I face this issue at home with children in French Immersion. Their English spelling leaves something to be desired, but it is getting better. However, I have to keep reminding them that they cannot rely on spell check alone to make sure their work is correct. By itself, spell check won’t stop you from using the incorrect variation of a word, as long as it is an actual word. For instance, two, too and to. Bare and bear, pare and pair, won and one, see and sea, blue and blew. The list, while not endless, is pretty long.
What to do when an employee or client presents something rife with spelling errors? An employee can be easier to deal with, as it can be pointed out that a document needs to be checked very carefully before it goes to press or to a client. Stressing the importance of proper spelling and grammar is easy enough when you tie it to a client’s satisfaction.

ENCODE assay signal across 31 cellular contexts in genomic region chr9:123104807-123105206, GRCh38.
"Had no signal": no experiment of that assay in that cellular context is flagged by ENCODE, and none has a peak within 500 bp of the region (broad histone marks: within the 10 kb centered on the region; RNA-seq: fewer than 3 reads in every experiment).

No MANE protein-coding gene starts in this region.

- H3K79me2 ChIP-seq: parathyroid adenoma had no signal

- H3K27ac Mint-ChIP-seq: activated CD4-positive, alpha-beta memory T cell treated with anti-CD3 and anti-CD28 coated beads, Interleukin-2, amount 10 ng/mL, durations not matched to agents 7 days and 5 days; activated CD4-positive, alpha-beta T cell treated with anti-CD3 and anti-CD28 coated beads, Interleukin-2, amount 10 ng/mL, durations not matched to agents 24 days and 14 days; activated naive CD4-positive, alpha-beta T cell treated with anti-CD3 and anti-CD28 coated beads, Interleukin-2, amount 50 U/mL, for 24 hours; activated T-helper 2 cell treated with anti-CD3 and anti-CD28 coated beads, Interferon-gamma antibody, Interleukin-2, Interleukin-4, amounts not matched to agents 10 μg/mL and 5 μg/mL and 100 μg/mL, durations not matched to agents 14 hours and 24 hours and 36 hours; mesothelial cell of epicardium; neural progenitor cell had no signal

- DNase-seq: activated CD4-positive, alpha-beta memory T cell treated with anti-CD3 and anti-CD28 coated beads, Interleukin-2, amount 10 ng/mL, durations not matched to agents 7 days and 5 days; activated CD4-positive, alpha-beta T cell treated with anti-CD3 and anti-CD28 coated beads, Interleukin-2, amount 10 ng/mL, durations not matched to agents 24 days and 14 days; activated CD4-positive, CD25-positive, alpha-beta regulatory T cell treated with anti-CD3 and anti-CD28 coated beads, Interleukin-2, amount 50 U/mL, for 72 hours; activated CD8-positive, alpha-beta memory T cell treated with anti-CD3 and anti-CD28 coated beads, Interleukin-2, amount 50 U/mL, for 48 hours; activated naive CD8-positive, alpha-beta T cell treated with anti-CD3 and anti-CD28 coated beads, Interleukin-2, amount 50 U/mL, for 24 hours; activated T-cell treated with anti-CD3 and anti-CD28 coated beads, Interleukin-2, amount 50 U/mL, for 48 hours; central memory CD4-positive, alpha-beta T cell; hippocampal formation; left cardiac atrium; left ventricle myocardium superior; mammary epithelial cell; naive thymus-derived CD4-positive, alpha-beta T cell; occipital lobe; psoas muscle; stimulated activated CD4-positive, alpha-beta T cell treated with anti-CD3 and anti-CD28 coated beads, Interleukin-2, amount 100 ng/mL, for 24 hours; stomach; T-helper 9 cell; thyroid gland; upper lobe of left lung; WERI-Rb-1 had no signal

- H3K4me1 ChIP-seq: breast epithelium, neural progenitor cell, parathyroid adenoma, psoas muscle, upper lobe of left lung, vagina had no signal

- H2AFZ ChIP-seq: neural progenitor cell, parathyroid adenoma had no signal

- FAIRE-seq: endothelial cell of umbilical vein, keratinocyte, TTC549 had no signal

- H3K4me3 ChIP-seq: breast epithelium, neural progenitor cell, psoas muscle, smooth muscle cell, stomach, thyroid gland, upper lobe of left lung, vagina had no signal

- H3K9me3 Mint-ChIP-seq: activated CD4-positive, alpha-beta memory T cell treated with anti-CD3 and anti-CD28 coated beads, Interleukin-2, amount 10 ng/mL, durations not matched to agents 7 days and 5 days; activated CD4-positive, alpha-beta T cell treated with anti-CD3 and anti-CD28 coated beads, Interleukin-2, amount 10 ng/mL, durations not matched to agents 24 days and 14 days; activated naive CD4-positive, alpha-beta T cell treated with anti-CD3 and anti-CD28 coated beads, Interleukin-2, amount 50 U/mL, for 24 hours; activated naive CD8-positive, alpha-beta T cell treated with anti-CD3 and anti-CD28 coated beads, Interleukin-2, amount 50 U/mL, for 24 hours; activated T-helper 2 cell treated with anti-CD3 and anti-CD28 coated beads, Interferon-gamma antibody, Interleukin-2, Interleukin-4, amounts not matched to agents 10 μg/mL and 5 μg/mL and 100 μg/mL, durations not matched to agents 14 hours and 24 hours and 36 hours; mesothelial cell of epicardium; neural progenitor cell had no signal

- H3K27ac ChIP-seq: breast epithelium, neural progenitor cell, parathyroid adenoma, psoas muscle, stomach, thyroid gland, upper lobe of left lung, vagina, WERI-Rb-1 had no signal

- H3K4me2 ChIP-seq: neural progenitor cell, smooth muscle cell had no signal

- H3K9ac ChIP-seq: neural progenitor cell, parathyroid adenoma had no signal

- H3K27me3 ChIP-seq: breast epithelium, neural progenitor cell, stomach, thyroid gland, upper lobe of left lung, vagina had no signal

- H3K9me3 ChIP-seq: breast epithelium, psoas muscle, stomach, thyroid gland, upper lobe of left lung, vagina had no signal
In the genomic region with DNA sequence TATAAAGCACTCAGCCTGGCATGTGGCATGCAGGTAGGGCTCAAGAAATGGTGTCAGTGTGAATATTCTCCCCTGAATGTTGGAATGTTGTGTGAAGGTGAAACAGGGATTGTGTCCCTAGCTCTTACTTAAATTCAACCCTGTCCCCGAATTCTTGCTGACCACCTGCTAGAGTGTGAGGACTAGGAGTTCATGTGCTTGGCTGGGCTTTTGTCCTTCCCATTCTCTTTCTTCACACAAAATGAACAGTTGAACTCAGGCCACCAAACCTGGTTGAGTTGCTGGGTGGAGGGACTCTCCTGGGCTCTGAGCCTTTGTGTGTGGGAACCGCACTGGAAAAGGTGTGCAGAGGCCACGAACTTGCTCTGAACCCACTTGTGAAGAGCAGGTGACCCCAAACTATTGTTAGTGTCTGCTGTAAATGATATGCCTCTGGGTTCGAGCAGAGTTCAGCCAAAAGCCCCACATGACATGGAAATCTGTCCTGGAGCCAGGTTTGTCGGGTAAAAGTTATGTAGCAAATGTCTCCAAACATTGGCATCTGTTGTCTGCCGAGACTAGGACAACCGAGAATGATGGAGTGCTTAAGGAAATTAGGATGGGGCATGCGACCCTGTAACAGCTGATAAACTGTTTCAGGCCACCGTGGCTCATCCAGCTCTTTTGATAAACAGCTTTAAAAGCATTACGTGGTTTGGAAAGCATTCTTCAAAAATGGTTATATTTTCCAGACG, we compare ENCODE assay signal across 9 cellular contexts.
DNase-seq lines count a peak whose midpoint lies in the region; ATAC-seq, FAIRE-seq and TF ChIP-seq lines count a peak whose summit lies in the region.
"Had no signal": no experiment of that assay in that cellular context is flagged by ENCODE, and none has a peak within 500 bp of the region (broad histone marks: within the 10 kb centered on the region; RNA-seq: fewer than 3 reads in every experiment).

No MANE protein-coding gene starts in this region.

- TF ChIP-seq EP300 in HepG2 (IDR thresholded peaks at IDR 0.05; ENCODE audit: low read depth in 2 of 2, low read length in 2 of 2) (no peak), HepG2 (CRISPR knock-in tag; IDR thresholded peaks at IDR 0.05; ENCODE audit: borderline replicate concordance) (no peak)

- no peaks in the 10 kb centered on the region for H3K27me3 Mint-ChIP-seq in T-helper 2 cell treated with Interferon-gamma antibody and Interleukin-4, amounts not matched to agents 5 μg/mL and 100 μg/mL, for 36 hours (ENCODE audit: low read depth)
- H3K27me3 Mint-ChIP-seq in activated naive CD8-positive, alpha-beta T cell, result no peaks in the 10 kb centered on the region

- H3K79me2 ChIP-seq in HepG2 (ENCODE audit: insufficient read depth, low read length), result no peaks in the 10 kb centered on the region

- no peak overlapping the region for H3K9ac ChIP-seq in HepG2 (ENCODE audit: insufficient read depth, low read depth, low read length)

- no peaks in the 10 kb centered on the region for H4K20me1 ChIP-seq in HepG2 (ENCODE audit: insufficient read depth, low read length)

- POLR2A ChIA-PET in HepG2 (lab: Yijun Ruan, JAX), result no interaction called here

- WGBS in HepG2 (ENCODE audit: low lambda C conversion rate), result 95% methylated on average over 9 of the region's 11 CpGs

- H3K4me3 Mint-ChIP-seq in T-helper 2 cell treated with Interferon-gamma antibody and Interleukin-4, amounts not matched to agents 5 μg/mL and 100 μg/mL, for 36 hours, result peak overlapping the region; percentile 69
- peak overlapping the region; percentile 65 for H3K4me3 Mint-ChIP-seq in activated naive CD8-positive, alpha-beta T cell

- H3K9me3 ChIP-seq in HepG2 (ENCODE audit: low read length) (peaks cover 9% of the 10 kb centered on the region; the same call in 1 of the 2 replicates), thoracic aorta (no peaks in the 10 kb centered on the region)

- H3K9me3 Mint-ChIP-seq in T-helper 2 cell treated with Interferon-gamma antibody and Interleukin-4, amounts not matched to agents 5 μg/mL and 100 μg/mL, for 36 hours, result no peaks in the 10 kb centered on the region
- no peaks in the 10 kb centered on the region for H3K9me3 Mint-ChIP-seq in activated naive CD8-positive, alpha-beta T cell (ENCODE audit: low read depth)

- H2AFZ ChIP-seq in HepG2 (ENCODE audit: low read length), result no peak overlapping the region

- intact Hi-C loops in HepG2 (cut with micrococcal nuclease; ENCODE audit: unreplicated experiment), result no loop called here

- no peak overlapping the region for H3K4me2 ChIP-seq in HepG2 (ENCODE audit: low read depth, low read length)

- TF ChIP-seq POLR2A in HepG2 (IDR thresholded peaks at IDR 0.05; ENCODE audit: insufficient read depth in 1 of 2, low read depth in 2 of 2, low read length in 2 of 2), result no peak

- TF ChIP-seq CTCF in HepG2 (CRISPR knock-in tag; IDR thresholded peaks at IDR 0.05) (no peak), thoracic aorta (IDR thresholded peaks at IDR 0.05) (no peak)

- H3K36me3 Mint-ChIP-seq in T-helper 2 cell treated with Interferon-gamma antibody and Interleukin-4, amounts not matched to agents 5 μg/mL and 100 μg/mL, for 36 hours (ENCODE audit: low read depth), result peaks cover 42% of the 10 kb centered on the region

What about when your client cannot spell? You don’t want to offend them, but they need to know. It is more delicate, but still needs to be dealt with. Maybe offering to have a staff member review a document to “tidy it up” will do. If it is correspondence between you and the client, I am not sure that you can really point out the errors unless you have a solid business relationship.
Of course, I could go on about the education system and surmise that is where it starts, but that is the topic for another day. For now, the responsibility for perfection, or near perfection, means giving the responsibility to everyone. Your staff, and clients, need to know that you are all invested in success.